While it is customary for boards to seek prospective members with management-related skills, our approach is different. Our comprehensive policies and the management reporting that is required for them allow the board to simultaneously ensure successful Co-op performance and still focus on the bigger picture we mentioned earlier. To help keep the board on this path, here’s what we are looking for in a candidate: • First and foremost, be dedicated to the well-being of the Co-op and its owners. • Have a propensity to think in terms of systems and context. • Be honest and have independent judgment, courage, and good faith. • Be able and eager to deal with values, vision and the long term. • Be willing and able to participate assertively in discussions and abide by board decisions and the intent of established policies. • Be comfortable operating in a group decision making environment, sharing power in a group process, and delegating areas of decision making to others.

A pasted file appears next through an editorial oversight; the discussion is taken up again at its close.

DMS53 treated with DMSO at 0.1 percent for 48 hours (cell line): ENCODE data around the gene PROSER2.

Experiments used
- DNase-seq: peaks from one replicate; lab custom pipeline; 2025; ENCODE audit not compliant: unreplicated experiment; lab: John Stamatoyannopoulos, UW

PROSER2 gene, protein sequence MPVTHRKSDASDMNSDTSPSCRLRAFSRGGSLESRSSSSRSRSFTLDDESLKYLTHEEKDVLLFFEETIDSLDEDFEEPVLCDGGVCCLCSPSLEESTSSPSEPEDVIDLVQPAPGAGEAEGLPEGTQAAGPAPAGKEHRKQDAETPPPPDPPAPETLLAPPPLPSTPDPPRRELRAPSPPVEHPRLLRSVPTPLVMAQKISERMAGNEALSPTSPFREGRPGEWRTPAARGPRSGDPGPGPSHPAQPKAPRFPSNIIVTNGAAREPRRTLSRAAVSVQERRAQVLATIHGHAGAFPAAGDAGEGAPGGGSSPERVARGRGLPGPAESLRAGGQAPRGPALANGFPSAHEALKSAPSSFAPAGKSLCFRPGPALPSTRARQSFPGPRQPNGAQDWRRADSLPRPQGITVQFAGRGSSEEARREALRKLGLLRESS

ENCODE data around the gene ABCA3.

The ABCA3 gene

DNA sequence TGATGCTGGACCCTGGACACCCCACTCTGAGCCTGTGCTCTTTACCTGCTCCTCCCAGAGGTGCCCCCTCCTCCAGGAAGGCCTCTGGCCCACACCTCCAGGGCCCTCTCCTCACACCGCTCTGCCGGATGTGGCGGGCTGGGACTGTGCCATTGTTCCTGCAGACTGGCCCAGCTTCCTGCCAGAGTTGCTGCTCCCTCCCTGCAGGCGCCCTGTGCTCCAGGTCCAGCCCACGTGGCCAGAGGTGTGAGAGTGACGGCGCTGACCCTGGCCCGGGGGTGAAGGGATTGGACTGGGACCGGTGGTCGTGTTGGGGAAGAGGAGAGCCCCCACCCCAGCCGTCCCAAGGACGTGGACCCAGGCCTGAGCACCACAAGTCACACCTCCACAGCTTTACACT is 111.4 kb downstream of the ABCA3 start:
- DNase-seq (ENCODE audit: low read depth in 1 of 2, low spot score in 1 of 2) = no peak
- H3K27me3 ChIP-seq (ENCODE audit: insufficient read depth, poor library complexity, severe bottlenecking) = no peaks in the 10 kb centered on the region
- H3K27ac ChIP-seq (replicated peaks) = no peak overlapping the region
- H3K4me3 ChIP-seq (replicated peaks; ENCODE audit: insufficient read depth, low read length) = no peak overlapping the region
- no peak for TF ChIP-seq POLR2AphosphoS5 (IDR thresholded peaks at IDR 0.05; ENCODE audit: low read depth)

Candidate Nominations start July 20 and end on August 20. Beginning on July 20, applications, containing complete instructions, will be available at the information desk of each store as well as on the Coop’s website, in the “Board of Directors” link. TO QUALIFY AS A CANDIDATE, YOU MUST RETURN YOUR COMPLETED APPLICATION BY AUGUST 20. Board elections will be held from November 1st through November 14th. Our annual meeting and celebration will be held on Saturday, October 27, at Warehouse 21 in Santa Fe. Candidates are encouraged to attend this meeting to have the opportunity to address members regarding their candidacy. As we have done in the last few years, the board will offer a list of candidates it feels are qualified to serve. Full information about this process will be included in the candidate packet. IF YOU HAVE ANY QUESTIONS, CONTACT US AT, or contact Kristy Decker, Chairperson of the Nominations and Elections Committee, at 280-9721.